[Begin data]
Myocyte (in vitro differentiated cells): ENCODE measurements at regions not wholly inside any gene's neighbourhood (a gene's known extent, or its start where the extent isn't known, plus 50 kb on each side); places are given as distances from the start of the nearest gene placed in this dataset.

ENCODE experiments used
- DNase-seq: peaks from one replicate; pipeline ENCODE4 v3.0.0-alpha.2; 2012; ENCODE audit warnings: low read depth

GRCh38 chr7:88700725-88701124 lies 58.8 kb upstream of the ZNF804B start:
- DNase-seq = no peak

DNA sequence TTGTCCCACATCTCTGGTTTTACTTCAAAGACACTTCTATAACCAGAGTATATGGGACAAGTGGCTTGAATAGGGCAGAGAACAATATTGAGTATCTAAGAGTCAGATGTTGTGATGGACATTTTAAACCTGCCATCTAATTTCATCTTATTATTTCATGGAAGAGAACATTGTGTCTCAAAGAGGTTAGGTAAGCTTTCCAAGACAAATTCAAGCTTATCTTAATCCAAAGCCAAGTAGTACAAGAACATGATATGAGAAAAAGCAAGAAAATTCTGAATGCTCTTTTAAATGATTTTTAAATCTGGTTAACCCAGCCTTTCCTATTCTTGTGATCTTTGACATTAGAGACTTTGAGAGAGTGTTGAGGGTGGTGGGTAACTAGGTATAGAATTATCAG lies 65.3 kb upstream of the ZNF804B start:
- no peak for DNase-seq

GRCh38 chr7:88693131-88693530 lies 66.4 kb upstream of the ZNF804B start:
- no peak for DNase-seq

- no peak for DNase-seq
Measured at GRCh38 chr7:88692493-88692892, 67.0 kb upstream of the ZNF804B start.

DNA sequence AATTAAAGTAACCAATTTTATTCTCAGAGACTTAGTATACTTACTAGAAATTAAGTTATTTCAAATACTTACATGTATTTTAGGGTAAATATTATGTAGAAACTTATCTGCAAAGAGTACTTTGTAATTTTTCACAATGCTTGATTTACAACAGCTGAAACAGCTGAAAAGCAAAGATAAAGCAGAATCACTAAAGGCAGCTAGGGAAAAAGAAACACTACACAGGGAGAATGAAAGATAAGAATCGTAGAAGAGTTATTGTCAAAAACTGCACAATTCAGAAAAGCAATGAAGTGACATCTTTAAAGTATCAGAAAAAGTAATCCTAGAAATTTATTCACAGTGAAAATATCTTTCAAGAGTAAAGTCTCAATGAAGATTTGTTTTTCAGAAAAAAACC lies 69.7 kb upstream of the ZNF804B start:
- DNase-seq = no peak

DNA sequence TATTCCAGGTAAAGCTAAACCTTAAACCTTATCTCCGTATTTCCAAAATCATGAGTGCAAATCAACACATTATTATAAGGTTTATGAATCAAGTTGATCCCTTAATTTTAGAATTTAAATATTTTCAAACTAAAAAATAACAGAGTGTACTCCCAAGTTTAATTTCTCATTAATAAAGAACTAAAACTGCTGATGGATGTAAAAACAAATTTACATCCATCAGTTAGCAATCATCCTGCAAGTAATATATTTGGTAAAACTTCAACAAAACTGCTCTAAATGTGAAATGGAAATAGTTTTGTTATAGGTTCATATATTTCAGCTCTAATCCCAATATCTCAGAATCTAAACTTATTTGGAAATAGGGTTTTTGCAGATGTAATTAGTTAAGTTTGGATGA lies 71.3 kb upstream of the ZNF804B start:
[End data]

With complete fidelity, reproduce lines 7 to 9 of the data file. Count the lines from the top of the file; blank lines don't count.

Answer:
- no peak for DNase-seq

GRCh38 chr7:88693131-88693530 lies 66.4 kb upstream of the ZNF804B start:
- no peak for DNase-seq